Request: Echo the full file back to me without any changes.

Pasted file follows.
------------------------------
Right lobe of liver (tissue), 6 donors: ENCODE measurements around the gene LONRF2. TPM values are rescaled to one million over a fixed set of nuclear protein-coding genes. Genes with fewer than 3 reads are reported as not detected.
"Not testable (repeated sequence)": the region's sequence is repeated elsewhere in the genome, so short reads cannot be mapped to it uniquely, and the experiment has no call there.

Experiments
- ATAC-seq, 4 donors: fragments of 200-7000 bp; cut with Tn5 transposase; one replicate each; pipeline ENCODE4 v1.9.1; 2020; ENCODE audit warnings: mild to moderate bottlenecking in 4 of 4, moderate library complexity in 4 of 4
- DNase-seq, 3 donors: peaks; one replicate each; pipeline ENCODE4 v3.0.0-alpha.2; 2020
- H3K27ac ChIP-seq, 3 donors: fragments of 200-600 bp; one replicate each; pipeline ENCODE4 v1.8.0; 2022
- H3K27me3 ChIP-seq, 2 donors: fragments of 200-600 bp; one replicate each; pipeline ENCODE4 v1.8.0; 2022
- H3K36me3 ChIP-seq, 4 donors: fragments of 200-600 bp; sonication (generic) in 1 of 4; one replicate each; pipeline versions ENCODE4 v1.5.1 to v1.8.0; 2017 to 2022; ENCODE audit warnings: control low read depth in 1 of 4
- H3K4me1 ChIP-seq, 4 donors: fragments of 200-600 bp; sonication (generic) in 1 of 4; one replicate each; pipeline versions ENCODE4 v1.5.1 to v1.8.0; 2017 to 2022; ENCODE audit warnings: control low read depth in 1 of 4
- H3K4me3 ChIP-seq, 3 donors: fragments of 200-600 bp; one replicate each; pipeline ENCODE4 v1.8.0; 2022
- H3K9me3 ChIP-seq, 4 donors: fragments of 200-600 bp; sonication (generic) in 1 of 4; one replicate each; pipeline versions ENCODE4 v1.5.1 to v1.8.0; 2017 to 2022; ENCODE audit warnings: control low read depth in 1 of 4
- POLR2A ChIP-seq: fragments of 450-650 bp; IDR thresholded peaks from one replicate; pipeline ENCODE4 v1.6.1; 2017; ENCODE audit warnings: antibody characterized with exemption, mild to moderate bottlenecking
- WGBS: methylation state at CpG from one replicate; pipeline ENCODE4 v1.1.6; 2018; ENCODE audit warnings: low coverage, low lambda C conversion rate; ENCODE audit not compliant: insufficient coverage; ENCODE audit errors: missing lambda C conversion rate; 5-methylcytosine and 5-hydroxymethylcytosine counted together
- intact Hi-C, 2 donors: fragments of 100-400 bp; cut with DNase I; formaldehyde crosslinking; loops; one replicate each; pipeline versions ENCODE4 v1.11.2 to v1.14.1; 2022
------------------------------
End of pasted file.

Right lobe of liver (tissue), 6 donors: ENCODE measurements around the gene LONRF2. TPM values are rescaled to one million over a fixed set of nuclear protein-coding genes. Genes with fewer than 3 reads are reported as not detected.
"Not testable (repeated sequence)": the region's sequence is repeated elsewhere in the genome, so short reads cannot be mapped to it uniquely, and the experiment has no call there.

Experiments
- ATAC-seq, 4 donors: fragments of 200-7000 bp; cut with Tn5 transposase; one replicate each; pipeline ENCODE4 v1.9.1; 2020; ENCODE audit warnings: mild to moderate bottlenecking in 4 of 4, moderate library complexity in 4 of 4
- DNase-seq, 3 donors: peaks; one replicate each; pipeline ENCODE4 v3.0.0-alpha.2; 2020
- H3K27ac ChIP-seq, 3 donors: fragments of 200-600 bp; one replicate each; pipeline ENCODE4 v1.8.0; 2022
- H3K27me3 ChIP-seq, 2 donors: fragments of 200-600 bp; one replicate each; pipeline ENCODE4 v1.8.0; 2022
- H3K36me3 ChIP-seq, 4 donors: fragments of 200-600 bp; sonication (generic) in 1 of 4; one replicate each; pipeline versions ENCODE4 v1.5.1 to v1.8.0; 2017 to 2022; ENCODE audit warnings: control low read depth in 1 of 4
- H3K4me1 ChIP-seq, 4 donors: fragments of 200-600 bp; sonication (generic) in 1 of 4; one replicate each; pipeline versions ENCODE4 v1.5.1 to v1.8.0; 2017 to 2022; ENCODE audit warnings: control low read depth in 1 of 4
- H3K4me3 ChIP-seq, 3 donors: fragments of 200-600 bp; one replicate each; pipeline ENCODE4 v1.8.0; 2022
- H3K9me3 ChIP-seq, 4 donors: fragments of 200-600 bp; sonication (generic) in 1 of 4; one replicate each; pipeline versions ENCODE4 v1.5.1 to v1.8.0; 2017 to 2022; ENCODE audit warnings: control low read depth in 1 of 4
- POLR2A ChIP-seq: fragments of 450-650 bp; IDR thresholded peaks from one replicate; pipeline ENCODE4 v1.6.1; 2017; ENCODE audit warnings: antibody characterized with exemption, mild to moderate bottlenecking
- WGBS: methylation state at CpG from one replicate; pipeline ENCODE4 v1.1.6; 2018; ENCODE audit warnings: low coverage, low lambda C conversion rate; ENCODE audit not compliant: insufficient coverage; ENCODE audit errors: missing lambda C conversion rate; 5-methylcytosine and 5-hydroxymethylcytosine counted together
- intact Hi-C, 2 donors: fragments of 100-400 bp; cut with DNase I; formaldehyde crosslinking; loops; one replicate each; pipeline versions ENCODE4 v1.11.2 to v1.14.1; 2022